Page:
Early usage of graphs in economics

[The existing histories of the usage of graphs in economics miss a number of early specimen. Nevertheless, in the first half of the nineteenth centuries there are more examples than it is acknowledged. This page offers a gallery and references]

1785: William Playfair

Playfair’s work is well known and is regularly cited as constituting the earliest example of time-series graphs. He applied to finance a method already used in History, Genalogy and Chronology. He argued as follows the rationale of the method:

The advantage propoſed, by this method, is not that of giving a more accurate ſtatement than by figures, but it is to give a more ſimple and permanent idea oſ the gradual progreſs and comparative amounts, at different periods, by preſenting to the eye a figure, the proportions of which correſpond with the amount of the ſums intended to be expreſſed.As the eye is the beſt judge of proportion, being able to eſtimate it with more quickneſs and accuracy than any other of our organs, it follows, that wherever relative quantites are in queſtion, a gradual increaſe or decreaſe of any revenue, receipt, or expenditure, of money, or other value, is tolbe ſtated, this mode of repreſenting it is peculiarly applicable; it gives a ſimple, accurate, and permanent idea, by giving form and ſhape to a number of ſeparate ideas, which are otherwiſe abſtract and unconnected.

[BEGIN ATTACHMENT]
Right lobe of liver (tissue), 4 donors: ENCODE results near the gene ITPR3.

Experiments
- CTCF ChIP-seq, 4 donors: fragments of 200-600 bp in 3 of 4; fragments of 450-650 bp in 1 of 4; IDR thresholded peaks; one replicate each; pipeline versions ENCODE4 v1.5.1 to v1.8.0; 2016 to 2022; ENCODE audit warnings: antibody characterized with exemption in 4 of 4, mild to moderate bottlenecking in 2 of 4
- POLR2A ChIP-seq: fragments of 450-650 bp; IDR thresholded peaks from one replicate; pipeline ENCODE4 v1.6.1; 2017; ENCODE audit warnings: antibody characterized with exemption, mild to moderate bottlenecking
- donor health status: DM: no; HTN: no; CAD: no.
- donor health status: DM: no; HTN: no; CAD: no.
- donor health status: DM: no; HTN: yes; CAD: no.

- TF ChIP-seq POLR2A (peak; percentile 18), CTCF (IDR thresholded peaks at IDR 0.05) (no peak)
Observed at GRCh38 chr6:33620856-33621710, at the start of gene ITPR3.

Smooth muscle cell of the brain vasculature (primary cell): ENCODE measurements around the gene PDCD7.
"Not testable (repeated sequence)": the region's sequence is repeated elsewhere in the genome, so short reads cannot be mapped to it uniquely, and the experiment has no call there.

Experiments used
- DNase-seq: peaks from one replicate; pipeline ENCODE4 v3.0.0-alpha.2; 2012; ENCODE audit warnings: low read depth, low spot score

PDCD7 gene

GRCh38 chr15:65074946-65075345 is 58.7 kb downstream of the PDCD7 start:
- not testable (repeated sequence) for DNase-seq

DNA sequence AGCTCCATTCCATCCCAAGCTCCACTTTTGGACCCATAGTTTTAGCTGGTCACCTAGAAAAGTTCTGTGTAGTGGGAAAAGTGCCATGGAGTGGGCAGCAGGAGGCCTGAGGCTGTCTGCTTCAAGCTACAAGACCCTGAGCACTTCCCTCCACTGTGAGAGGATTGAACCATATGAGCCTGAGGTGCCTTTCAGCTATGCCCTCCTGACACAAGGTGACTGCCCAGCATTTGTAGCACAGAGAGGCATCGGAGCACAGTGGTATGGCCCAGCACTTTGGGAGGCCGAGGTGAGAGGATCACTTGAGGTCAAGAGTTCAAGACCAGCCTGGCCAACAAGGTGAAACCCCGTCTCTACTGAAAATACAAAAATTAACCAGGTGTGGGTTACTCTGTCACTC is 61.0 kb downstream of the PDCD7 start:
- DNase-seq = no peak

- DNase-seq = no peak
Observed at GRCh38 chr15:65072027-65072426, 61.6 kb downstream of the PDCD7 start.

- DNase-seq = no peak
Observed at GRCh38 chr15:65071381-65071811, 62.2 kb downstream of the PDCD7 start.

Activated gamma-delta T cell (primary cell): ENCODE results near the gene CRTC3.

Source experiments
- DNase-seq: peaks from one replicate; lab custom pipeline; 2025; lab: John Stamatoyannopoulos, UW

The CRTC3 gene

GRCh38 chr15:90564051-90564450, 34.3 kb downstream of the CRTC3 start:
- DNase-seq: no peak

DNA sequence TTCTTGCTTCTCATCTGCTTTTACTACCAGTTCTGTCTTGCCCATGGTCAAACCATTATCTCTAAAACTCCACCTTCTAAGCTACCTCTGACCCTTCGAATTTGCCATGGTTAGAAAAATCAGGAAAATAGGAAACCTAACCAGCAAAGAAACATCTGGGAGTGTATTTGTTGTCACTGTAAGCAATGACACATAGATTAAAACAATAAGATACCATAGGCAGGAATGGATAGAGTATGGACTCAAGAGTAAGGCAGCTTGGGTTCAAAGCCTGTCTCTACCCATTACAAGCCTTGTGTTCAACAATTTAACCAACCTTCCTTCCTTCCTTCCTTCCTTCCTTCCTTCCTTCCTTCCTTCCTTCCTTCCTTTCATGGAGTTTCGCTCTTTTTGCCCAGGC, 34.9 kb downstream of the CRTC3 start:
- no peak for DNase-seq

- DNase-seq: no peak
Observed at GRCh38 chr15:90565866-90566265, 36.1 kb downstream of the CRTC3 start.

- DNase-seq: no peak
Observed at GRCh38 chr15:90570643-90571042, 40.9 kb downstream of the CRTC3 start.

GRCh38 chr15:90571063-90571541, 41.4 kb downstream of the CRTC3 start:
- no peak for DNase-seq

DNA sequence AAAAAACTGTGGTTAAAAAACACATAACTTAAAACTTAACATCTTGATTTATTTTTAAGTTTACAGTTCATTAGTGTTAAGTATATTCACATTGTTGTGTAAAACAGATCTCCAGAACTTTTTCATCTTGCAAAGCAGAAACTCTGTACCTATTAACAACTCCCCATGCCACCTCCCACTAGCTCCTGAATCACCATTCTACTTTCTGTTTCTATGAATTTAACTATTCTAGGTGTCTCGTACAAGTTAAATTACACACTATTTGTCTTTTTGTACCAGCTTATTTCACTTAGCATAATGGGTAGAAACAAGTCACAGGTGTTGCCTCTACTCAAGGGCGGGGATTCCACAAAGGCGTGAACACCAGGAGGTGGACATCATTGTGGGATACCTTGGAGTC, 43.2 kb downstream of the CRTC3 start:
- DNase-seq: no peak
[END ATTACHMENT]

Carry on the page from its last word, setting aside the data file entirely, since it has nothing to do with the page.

Here are a couple of examples from the first edition of the The commercial and political atlas; representing by means of stained copperplate charts, the exports, imports, and general trade of England, at a single view, published in 1785–86 (sourced from The Making of the Modern World):


Here are some colour examples from the third (1801) edition of The Commercial and Political Atlas, as scanned by Googlebooks.



1791: R. V. Clarendon

Playfair’s Atlas contained some charts on the revenue of Ireland drawn by James Corry, “done after the manner of Mr. Playfair’s Charts of Trade” (Playfair 1785–86, pp. 147 ff.). Corry’s charts were taken up, updated and refined by R. V. Clarendon in a book titled A sketch of the revenue and finances of Ireland and of the appropriated funds, loans and debt of the nation from their commencement (1791). Clarendon explains as follows the difference:

Four charts, in a great measure similar to those, were formed, and published by Mr. Corry, a very active, and intelligent Officer of the IrishHouse of Commons—they however only extend to the year 1873. The periods of years were more remote from each other than in these—The Post-Office Revenue was not noticed, the expense of the Stamp collection was not marked, and the Chart of the Debt and Credit is quite different

Here are the graphs: Clarendon’s first, followed by Corry’s in Playfair for comparison (all sourced from The Making of the Modern World)

In the Chart of revenue collected by Customs & Excise, note Clarendon’s addition of the instruction for reading the graph (which in Playfair were expounded in the introductory chapter) and the indication of war and peace years


In the Chart representing credit and debt of Ireland,again Clarendon added the name of the monarch and of the Governor in charge during each period:



Similarly for the revenues and expenses of Ireland:



In the Chart of the Revenue collected by the Commissioners of Stamp Duties, note Clarendon’s introduction of different scales on the two vertical axes